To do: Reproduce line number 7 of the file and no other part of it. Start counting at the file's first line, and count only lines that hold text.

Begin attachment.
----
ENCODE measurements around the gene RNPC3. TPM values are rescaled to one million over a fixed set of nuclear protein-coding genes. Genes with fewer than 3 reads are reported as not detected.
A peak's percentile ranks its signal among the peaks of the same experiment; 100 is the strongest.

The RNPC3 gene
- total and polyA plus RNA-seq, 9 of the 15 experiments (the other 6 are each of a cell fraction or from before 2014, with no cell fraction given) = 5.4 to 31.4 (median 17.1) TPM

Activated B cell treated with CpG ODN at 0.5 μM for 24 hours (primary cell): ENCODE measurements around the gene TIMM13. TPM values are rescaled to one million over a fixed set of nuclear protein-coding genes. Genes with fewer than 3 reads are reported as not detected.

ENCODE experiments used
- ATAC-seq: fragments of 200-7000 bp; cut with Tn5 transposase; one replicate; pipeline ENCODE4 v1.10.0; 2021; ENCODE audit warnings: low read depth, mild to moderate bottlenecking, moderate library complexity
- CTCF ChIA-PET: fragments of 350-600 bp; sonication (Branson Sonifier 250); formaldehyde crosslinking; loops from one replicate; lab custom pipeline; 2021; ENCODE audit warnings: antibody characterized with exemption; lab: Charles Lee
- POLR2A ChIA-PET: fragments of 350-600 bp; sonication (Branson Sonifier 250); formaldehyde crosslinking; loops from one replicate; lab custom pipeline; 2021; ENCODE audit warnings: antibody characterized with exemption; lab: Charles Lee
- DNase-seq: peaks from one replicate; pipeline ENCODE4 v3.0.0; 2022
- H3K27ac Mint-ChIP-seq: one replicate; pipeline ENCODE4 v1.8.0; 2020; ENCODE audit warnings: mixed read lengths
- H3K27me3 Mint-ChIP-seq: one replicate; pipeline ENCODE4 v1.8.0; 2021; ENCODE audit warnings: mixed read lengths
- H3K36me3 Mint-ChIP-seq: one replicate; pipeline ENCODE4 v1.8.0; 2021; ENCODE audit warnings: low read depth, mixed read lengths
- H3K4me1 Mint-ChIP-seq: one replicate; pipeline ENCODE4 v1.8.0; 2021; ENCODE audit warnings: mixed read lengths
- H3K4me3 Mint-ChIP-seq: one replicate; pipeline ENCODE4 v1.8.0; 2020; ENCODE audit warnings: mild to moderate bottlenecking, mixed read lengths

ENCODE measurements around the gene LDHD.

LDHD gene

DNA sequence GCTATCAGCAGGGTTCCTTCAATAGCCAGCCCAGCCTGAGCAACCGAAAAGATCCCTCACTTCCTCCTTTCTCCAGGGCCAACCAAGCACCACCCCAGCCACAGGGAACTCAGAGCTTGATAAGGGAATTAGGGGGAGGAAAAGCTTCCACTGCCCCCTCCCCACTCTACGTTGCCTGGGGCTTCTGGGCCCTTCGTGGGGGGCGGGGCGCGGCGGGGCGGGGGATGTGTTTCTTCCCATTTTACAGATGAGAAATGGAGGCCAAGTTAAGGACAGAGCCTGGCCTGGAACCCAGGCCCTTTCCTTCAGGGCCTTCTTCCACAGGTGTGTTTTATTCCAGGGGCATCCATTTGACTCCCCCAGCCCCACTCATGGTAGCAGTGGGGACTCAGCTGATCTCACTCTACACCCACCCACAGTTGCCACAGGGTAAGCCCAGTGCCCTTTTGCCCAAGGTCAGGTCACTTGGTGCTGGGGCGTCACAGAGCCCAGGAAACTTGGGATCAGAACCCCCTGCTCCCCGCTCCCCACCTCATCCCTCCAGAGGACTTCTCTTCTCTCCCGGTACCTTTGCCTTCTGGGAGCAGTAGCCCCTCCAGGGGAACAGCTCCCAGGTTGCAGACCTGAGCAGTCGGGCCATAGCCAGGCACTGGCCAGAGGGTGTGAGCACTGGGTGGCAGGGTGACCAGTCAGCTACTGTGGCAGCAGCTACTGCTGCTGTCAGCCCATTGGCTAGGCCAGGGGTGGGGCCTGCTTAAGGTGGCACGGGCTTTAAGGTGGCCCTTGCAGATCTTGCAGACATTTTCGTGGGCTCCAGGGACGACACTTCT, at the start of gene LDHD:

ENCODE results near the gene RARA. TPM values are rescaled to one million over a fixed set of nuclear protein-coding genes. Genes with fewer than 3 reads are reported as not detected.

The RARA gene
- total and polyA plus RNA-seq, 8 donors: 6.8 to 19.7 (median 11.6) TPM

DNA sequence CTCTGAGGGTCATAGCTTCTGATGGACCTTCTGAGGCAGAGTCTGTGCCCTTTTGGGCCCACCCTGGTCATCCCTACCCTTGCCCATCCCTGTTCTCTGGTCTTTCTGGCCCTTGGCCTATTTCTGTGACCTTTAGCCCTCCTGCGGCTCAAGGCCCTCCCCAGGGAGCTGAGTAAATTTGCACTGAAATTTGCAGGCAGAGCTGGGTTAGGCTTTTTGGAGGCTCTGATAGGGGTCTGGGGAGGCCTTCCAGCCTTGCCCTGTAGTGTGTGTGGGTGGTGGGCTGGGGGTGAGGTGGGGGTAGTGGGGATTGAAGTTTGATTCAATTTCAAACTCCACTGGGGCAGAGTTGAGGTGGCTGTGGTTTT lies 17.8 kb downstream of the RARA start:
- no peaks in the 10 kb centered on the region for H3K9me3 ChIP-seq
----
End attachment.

- ATAC-seq: fragments of 200-7000 bp; cut with Tn5 transposase; one replicate; pipeline ENCODE4 v1.10.0; 2021; ENCODE audit warnings: low read depth, mild to moderate bottlenecking, moderate library complexity